India’s 10-year bonds dropped for a third straight day, the longest losing streak in more than two weeks, on speculation investors will sell debt to overcome a cash shortage in the banking system.
Yields reached the highest level in more than a month as banks borrowed an average 1 trillion rupees ($21.9 billion) a day from the central bank’s repurchase auction window in November, compared with 522 billion rupees a day in October, according to data compiled by Bloomberg.
“Until the policy makers come up with some specific measures to address the liquidity deficit, bonds will remain subdued,’ said Ganti N. Murthy, head of fixed income at Peerless Mutual Fund in Mumbai.
The yield on the 7.80 percent note due May 2020 rose one basis point to 8.11 percent as of the 5 p.m. close in Mumbai, according to the central bank’s trading system. The 10-year yield may touch 8.15 percent this week, Murthy said. The price fell 0.29, or 29 paise, per 100 rupee face amount to 97.96.
The liquidity situation in the country will ease by the end of this year, Chakravarthy Rangarajan, the prime minister’s chief economic adviser, said today.
The central bank may consider asking banks to hold less cash as statutory reserves should the squeeze prevail, a finance ministry official who didn’t want to be identified told reporters in New Delhi yesterday.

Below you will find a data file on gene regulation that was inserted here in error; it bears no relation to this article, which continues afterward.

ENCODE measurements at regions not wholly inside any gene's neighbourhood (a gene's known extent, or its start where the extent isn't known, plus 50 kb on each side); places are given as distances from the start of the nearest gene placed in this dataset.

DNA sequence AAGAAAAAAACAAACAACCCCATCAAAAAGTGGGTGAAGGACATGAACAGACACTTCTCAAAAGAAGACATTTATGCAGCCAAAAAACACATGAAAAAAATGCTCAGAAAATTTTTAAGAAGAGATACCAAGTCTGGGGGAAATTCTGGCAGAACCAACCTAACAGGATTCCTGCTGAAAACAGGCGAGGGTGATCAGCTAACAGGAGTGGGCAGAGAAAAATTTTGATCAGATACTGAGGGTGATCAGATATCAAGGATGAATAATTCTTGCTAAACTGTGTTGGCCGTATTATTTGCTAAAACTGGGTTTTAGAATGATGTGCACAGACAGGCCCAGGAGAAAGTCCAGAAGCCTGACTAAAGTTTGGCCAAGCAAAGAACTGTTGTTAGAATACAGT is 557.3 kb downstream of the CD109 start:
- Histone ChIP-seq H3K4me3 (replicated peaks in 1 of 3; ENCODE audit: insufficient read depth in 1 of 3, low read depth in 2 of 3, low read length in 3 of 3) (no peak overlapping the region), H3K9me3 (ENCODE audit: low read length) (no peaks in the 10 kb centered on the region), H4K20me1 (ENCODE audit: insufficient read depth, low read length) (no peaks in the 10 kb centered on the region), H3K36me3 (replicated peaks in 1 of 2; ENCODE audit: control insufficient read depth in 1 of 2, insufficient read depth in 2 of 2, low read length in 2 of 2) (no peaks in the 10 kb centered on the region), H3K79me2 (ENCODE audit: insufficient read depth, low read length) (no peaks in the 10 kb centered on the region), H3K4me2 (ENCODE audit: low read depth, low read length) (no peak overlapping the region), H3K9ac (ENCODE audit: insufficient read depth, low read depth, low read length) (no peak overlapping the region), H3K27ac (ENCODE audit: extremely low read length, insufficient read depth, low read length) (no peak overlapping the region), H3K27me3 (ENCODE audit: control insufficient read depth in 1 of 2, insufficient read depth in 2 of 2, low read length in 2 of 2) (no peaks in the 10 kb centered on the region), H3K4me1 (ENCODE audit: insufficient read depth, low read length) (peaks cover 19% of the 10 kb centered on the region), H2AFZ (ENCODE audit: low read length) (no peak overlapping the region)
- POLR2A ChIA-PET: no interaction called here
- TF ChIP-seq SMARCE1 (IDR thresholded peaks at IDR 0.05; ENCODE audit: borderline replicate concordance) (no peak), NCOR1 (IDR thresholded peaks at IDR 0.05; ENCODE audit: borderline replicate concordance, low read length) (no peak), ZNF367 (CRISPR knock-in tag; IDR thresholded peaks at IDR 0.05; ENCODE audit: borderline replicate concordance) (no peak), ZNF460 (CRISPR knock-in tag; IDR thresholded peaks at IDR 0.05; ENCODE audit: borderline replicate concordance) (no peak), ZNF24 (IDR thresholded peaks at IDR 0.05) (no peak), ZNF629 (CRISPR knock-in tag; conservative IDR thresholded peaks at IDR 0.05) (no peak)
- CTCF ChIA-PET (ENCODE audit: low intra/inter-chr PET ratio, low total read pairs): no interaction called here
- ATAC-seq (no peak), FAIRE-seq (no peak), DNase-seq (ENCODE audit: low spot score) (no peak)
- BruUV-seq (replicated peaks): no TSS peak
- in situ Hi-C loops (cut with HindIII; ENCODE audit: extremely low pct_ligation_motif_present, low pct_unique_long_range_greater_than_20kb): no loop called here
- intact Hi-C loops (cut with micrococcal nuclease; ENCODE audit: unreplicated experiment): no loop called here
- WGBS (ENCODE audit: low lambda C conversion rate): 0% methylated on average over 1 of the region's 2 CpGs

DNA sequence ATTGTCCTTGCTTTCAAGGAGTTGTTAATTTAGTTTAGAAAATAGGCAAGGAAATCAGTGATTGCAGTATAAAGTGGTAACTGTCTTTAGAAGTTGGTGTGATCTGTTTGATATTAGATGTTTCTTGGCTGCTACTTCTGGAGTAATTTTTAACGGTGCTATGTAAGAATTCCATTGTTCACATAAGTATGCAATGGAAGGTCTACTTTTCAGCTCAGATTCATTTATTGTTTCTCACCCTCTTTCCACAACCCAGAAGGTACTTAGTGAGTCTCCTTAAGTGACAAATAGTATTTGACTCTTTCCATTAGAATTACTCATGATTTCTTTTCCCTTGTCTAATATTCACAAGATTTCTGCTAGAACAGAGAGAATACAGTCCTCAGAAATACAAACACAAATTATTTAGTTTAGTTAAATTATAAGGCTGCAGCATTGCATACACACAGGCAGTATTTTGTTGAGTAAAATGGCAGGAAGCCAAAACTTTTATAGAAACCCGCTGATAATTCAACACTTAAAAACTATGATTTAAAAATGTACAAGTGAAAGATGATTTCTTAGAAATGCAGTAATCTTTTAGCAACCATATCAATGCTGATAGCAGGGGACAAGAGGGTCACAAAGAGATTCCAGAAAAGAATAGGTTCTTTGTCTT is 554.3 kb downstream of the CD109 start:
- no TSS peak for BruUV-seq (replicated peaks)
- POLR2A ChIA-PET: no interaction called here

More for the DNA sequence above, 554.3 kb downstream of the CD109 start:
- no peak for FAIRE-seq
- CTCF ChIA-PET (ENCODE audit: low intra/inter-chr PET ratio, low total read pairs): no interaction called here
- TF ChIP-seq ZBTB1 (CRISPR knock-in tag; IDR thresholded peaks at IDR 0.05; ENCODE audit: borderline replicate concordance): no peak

The cash reserve ratio, or the proportion of money banks must set aside to meet prudential guidelines, is 6 percent.
Inflation slowed in October to the lowest level in nine months, after the central bank increased interest rates six times this year. The benchmark wholesale-price index rose 8.58 percent from a year earlier after an 8.62 percent increase in September, according to a commerce ministry statement in New Delhi today.
There’s no net addition to the fiscal deficit from the supplementary demand for grants approved by the lower house of parliament today, Finance Minister Pranab Mukherjee said today.
India’s budget deficit in the April to October period reached 42.6 percent of its target for the financial year that began April 1, according to a government statement today. The government aims to rein in the deficit within 5.5 percent of gross domestic product in the fiscal year that ends in March.
The cost of one-year interest-rate swaps, a fixed payment made to receive a floating rate, fell one basis point to 6.81 percent.
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